I knew two things about The Grapes of Wrath going into it: that it’s a story of the Great Depression, and that, thanks to its appearance in school reading lists, a lot of people have a love-hate relationship with it. I had no idea it would be such a radical and relevant novel about environmental apocalypse, cutting through the 80-odd years separating us like they simply don’t exist.
In simple terms the 1939 novel follows the Joad family as they journey from Oklahoma to California in the 1930s. The Joads are share-croppers – they are tenants on the land that they work – and are driven off by drought and industrial agriculture, which requires far less labour. Following notices advertising work in California, they gather their belongings, buy a run-down sedan and convert it into a truck, and begin a harrowing journey along Route 66.
In California they find the lush fruit orchards and vineyards they’ve been dreaming of, but also vast and systematic exploitation of migrant workers like themselves. Their camps are disrupted by police and the landowners deliberately keep the migrants in poverty to drive down labour costs. There are some refuges and the stirrings if collective action, but they are fragile, and don’t mean anything unless the families can feed themselves.
It’s a pretty miserable story. Characters drop left, right and centre and one damn thing happens after another. But I was inspired and angered by the Joad’s struggle. Steinbeck’s righteous fury comes through insistently. For instance: “And the children dying of pellagra must die because profit cannot be taken from an orange.” It also has one of the wildest endings in a novel I’ve read in a long time.
For all the misery and violence (which is sporadic, but very gruesome) it is lit by love for its characters. If you ever had to travel across the US in extreme poverty, you’d want it to be with the 12 starting members of the Joad family (including a tag-along priest). They rib each other mercilessly but they are endlessly compassionate, extending that compassion to strangers they gather on the road. As one character notes, “if you’re in trouble or hurt or need – go to poor people”, which sounds like an overly sentimental line but is hard-won by the narrative. As Ma Joad says, “we’re the people that live. They ain’t gonna wipe us out. Why, we’re the people – we go on.” After reading The Plague by Albert Camus, I was pleasantly surprised to find that the female characters are centred, and their interiority given as much if not more time than the men.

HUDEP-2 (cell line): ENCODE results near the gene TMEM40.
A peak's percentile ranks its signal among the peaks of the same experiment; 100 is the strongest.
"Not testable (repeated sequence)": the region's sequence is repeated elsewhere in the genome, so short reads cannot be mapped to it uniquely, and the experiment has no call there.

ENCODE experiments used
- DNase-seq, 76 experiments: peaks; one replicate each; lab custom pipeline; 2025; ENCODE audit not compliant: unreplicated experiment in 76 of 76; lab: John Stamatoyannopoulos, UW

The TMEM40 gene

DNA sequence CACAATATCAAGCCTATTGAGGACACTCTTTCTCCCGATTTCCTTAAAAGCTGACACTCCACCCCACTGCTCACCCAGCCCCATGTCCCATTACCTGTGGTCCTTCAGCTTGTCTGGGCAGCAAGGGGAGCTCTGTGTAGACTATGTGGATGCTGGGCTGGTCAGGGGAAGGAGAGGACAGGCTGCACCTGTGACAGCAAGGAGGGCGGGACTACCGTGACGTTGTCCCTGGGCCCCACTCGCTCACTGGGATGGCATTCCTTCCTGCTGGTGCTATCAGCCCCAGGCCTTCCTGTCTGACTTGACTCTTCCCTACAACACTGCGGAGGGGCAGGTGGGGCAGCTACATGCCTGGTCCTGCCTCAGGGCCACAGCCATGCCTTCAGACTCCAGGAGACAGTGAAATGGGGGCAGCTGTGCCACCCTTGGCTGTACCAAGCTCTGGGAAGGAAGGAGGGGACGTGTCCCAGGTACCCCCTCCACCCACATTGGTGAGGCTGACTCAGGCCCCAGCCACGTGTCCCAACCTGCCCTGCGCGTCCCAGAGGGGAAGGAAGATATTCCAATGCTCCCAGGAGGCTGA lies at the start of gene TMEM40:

There is so much that feels relevant in this book. From its depiction of migrants and the intolerance they face (“They’ll take the country. Outlanders. Foreigners”), to the inevitable inequity between owners and tenants that has reared its ugly head during the COVID-19 pandemic. It is a powerful argument for collectivism in all its forms. It feels like an antidote to all the problems of late capitalism, and a warning to those who fail to heed warnings of growing inequality.
It’s also a deeply environmental novel. As much as the Joads’ woes have economic causes, for Steinbeck it is primarily an ecological crisis, driven by inappropriate land use. He is persistently interested in the environment his characters are on – the plants and animals, soil and landforms – in a way that few other novels are. It could not be more relevant to the global environmental catastrophe we’re all staring down the barrel of.
Steinbeck makes astute observations of the relationship between people and the land. The Joads live for better or worse with the land’s rhythms, working the soil with their own labour. Meanwhile the tractors of industrial agriculture produce cash crops like cotton that quickly render the land dead. He also seems to be reaching for the idea – in language of the time – that the Joads’ custodianship of the land came at the expense of the violent dispossession of Native Americans, adding a poignant historical depth.
It is an effective rebuttal to apocalyptic fiction such as The Road by Cormac McCarthy. Faced by extreme suffering, Steinbeck shows a people whose instinct isn’t to eat each other, but to come together. I wonder which is more likely. Hopefully we’ll never have to find out.
While Steinbeck’s writing may be furious, he is always empathetic to his characters, whether it is to the poverty-stricken migrants or the rich landowners living on their enormous estates nursing their fear of death. It is vernacular, rhythmic and tough to chew on – I put on a strong Southern drawl in my head to get through the dialogue. Most thrilling are the alternating chapters, a kind of collective stream-of-consciousness, voiced by an unnamed babble of characters – owners, migrants, small farmers. It is still bracingly strange eight decades later.
Gay rating: not gay